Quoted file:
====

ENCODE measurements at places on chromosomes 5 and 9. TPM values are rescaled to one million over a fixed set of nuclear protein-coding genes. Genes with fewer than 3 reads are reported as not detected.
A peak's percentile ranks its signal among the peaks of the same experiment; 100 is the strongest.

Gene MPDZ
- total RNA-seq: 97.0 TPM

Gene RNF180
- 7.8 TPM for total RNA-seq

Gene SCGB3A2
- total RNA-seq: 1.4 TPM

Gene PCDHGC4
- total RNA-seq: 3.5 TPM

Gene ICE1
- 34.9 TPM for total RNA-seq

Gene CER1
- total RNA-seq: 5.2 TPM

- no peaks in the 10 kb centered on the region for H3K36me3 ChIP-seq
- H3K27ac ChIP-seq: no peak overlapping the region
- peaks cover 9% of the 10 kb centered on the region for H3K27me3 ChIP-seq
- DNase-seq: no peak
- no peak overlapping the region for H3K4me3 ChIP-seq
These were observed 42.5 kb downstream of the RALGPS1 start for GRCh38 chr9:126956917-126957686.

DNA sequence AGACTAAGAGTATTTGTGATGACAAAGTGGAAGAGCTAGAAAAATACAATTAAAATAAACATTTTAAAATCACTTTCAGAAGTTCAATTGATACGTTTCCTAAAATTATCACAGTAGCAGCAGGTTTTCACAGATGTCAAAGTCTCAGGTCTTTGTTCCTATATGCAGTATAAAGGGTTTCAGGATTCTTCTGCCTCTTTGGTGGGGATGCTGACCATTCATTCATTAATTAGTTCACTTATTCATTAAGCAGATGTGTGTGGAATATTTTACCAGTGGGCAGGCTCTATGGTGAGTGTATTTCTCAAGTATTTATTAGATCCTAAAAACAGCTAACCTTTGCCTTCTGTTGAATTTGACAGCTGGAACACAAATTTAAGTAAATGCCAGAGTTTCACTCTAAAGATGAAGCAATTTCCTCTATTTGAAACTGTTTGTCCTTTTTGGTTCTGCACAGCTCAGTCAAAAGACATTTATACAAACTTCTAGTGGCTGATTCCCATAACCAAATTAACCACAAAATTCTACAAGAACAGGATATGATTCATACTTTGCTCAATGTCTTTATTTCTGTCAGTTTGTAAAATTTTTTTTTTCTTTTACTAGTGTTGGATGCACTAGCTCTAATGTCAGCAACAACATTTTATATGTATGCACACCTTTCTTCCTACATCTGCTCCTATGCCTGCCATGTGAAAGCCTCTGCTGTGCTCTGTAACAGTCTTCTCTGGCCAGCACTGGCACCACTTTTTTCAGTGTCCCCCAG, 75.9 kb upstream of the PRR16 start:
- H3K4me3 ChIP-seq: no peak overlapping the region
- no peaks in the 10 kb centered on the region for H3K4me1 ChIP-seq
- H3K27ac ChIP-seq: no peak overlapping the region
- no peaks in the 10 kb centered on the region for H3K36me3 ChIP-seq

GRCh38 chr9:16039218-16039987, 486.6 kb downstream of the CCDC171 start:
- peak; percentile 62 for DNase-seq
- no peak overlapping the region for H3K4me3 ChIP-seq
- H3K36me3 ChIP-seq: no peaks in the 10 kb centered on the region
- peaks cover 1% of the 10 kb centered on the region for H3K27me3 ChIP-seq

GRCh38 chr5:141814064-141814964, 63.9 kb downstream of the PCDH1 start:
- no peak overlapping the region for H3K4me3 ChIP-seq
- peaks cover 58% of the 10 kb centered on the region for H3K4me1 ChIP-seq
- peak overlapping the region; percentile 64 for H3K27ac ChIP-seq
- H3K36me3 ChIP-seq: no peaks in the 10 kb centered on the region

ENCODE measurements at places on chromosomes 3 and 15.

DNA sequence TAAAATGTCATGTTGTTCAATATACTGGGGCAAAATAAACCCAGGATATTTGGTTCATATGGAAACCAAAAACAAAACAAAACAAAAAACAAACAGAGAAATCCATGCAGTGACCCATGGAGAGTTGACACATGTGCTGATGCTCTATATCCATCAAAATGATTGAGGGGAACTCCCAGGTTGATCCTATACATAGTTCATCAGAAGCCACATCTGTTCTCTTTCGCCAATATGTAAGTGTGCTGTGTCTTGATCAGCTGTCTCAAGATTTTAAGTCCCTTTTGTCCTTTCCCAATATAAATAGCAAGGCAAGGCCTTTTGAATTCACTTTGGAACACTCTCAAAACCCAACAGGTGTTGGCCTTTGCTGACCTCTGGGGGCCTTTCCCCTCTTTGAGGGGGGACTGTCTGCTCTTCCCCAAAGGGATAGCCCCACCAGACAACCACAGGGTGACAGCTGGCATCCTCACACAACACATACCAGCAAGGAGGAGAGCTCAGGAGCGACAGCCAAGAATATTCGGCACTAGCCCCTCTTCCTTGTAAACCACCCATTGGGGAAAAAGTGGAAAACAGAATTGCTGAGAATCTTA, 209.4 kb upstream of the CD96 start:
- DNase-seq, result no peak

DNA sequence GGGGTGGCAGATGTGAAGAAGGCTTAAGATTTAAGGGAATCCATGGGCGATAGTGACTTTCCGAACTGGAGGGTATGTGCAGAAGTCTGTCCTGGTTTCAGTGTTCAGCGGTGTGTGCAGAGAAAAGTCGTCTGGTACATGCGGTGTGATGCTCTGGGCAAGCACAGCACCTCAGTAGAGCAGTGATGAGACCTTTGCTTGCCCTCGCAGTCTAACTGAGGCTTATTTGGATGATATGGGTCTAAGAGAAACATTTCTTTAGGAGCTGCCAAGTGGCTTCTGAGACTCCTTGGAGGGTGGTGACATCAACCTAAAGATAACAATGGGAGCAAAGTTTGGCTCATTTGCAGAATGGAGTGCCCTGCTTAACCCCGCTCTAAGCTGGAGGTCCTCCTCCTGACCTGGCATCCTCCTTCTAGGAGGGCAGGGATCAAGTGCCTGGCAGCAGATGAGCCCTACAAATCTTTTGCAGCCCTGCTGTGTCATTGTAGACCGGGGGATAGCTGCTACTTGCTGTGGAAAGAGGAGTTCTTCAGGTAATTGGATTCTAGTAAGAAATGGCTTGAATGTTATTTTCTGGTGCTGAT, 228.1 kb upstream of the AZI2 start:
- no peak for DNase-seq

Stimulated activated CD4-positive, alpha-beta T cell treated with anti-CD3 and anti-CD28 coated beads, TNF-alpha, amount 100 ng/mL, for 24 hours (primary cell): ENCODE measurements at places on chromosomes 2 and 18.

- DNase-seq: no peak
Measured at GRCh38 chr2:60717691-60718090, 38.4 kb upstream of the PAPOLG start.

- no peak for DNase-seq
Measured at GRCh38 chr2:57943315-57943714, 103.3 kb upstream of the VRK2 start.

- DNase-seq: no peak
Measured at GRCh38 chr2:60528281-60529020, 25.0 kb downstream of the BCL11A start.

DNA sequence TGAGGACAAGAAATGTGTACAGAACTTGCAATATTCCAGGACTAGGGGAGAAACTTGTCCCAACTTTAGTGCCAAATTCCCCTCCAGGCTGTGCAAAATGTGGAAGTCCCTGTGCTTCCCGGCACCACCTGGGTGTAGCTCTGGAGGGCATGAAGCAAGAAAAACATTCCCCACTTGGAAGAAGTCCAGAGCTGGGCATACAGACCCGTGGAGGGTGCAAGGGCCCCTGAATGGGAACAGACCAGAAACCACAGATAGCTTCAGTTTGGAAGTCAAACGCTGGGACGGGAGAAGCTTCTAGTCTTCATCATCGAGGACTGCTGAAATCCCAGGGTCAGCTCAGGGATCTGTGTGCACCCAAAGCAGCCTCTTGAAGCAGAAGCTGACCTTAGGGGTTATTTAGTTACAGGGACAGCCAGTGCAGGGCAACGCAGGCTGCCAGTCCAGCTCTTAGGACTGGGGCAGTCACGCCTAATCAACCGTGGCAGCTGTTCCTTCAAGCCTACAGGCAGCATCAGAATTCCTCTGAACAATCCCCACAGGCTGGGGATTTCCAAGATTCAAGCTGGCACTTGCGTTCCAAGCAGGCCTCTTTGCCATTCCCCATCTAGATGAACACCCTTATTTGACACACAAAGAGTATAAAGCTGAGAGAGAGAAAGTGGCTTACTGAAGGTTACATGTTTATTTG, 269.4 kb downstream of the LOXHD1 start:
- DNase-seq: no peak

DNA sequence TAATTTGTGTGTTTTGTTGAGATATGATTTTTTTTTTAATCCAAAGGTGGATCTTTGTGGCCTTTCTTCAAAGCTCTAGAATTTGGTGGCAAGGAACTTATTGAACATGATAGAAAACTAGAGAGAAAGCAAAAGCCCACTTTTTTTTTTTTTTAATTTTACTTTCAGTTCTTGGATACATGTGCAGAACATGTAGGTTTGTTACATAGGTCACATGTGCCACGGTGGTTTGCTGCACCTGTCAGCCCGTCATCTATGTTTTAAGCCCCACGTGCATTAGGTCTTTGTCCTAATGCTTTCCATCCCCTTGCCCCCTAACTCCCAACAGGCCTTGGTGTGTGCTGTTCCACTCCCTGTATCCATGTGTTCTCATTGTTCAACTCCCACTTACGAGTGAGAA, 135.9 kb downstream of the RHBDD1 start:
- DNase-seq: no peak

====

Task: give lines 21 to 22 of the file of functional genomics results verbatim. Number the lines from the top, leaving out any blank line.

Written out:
DNA sequence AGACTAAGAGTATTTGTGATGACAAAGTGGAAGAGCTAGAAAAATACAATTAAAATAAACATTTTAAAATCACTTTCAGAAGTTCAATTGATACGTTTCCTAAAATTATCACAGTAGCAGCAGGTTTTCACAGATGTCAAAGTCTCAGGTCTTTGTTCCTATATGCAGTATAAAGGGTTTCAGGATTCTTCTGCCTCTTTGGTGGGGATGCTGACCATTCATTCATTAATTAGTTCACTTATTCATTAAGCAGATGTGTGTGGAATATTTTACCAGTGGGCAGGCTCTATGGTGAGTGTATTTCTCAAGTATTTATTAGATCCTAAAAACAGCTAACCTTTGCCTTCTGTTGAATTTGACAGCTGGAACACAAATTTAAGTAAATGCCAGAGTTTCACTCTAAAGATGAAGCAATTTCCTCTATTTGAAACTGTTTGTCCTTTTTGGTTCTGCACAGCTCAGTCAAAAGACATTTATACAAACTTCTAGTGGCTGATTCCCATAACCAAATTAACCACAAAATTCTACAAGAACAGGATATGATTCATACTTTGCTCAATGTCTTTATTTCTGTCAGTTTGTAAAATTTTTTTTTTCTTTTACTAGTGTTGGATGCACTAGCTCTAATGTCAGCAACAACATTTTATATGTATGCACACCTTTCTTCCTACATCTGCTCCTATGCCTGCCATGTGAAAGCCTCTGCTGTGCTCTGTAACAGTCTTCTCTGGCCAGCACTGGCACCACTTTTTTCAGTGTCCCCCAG, 75.9 kb upstream of the PRR16 start:
- H3K4me3 ChIP-seq: no peak overlapping the region